April 23, 2024
Funds

Local Marines Corps vet raises funds for disabled vets


WICHITA, Kan. (KSNW) — Bob Gault followed in the footsteps of his father and uncle, both steelworkers and Korean War veterans, and enlisted in the U.S. Marines Corp in 1976. Serving a tour and taking advantage of the GI Bill was his ticket to college.

We pick up Gault’s story on his 18th birthday.


“My 18th birthday was my very first day of boot camp at Parris Island, South Carolina. So, that was pretty interesting,” said Gault.

After boot camp, Gault was assigned to VMO-1 and the OV-10 Bronco wing squadron in New River, North Carolina.

“I was in the Marine Air Group 29, and I was with a squadron VMO-1. VMO is a Vertical Marine Observation plane. Of the twin-engine recon planes, used extensively during the Vietnam War,” explained Gault.

He was with that squadron for two-and-a-half years and said he loved it. Gault adds he had visions of becoming a pilot but never did.

“The most fun job that I had in the Marine Corps was I got to taxi those airplanes. I had what they called a seat license where I can taxi them out to the tie-down area, where we would test the engines,” said Gault.

Gault also spent time at Marine Security School in Washington D.C. before going to college at Indiana University of Pennsylvania.

“My undergraduate degree was in industrial safety science and industrial engineering. I ended up going to work for corporate America, and I basically started out as a safety engineer slash environmental engineer, working for major corporations, doing their environmental paperwork,” said Gault.

Around 40 years ago, Gault was the president of the Veteran’s Group at IUP when he and his future wife, Angie, proposed a Vietnam Veteran’s Memorial on campus. IUP was the first college or university in the country to do this.

It was just the beginning of a life of service and gratitude.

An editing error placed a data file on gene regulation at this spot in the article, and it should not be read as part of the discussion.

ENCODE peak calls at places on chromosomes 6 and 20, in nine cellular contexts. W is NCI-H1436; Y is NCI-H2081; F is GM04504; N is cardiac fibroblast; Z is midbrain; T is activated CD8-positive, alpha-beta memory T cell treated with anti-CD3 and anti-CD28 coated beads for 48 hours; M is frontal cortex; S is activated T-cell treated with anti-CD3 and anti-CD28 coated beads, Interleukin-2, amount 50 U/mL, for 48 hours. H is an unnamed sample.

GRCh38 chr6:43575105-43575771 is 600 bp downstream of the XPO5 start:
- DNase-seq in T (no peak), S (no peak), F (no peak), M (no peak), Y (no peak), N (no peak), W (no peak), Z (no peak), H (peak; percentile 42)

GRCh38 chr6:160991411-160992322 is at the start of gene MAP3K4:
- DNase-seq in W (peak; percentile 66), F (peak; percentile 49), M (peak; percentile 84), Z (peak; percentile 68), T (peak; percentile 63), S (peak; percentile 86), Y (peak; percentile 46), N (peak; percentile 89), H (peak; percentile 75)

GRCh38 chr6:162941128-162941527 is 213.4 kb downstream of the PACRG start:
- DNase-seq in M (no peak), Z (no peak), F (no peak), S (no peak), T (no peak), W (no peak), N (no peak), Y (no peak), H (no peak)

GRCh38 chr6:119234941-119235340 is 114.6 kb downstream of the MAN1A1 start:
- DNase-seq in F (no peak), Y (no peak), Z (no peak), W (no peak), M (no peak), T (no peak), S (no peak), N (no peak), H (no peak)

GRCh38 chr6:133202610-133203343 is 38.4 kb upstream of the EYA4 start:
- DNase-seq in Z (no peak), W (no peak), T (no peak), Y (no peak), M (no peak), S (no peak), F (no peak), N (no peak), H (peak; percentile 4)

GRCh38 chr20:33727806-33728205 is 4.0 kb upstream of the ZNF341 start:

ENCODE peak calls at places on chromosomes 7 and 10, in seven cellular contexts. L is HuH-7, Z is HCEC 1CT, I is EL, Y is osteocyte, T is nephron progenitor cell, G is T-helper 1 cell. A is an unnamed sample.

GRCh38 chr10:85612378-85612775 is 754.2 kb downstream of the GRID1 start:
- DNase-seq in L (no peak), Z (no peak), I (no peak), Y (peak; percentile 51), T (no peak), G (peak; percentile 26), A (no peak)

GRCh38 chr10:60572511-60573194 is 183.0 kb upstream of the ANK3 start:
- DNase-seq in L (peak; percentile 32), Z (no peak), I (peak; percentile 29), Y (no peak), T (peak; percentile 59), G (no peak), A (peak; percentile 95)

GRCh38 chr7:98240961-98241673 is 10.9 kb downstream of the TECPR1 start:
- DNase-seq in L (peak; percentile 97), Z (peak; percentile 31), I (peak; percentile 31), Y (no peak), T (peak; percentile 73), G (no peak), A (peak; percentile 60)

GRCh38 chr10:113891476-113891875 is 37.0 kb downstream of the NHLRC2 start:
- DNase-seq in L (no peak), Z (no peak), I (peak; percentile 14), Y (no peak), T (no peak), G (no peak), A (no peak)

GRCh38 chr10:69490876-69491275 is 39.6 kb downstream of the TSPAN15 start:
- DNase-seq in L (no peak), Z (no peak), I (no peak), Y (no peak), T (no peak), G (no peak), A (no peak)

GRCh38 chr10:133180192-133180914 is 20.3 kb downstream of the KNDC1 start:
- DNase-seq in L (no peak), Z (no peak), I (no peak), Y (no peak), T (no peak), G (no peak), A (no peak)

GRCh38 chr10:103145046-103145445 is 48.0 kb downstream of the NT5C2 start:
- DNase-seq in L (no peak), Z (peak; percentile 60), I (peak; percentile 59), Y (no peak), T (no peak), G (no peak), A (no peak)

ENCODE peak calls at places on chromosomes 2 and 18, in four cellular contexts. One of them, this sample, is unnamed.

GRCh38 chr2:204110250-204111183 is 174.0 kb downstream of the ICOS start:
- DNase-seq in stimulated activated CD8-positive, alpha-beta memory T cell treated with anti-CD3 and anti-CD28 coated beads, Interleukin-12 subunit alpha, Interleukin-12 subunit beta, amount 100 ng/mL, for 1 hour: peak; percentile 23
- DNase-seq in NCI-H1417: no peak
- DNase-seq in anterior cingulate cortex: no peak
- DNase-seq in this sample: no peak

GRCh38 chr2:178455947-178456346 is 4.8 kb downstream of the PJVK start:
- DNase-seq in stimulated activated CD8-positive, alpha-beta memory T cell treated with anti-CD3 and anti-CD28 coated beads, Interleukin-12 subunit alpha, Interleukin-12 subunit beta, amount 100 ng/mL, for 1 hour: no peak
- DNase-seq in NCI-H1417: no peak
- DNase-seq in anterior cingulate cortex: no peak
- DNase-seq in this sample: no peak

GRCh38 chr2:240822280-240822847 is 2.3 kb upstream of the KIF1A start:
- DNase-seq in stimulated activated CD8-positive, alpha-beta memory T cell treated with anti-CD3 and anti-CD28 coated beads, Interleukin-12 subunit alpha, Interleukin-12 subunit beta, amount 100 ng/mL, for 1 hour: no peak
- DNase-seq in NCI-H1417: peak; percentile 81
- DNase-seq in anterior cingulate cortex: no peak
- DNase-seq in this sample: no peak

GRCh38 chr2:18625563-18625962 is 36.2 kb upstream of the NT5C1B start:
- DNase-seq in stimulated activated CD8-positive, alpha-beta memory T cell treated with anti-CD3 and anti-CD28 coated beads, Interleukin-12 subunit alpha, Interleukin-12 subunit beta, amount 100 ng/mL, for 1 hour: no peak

“Yes, we’ve always done it. No matter where we live. We’ve always gone out and tried to volunteer and help others and do whatever needed to be done,” said Gault.

When the Gault family moved to Wichita about three years ago, Bob and Angie became very involved with American Legion Post 4. Then, last summer, Gault took on a big challenge with disabled veterans as his inspiration.

“Myself and another Marine who lives in Georgia, we did a motorcycle ride literally around the United States. All four corners of the United States. We put in about 17,000 miles, and we ended up raising close to $40,000 for the Tunnel to Towers Foundation,” he said.

The Tunnel To Towers Foundation helps homeless veterans and those who’ve been seriously injured.

“If you’re an active duty member in any of our military, and you’re seriously injured in the line of duty, and you’re now confined to a wheelchair the rest of your life, Tunnel to Towers will build them a custom-built home designed for their handicap for their lifelong disability. It’s mortgage-free,” said Gault.

The Gaults also volunteer for the Kansas Honor Flight.

“We had the privilege to be able to escort two veterans on one of the recent Kansas Honor Flights and be their guardians during the trip,” said Gault. “It was very gratifying, and it was just a great experience.”

Gault says he’s proud to be a U.S. Marine and says he chose that path as a way to honor his father, uncle, and older brother.

“Until you’ve been in the service, and you’ve served your country, you know, I don’t think anybody can understand that feeling,” he said.

Gault says he’s also proud to carry on his family’s military legacy. His daughter is an Air Force commander. Also, Gault says he’s visited countless America Legion posts around the country and says none of them compare to Wichita’s Post 4.

The Gaults say they’re happy they settled in Wichita.


If you want to nominate a veteran for our Veteran Salute, email KSN reporter Jason Lamb at jason.lamb@ksn.com.



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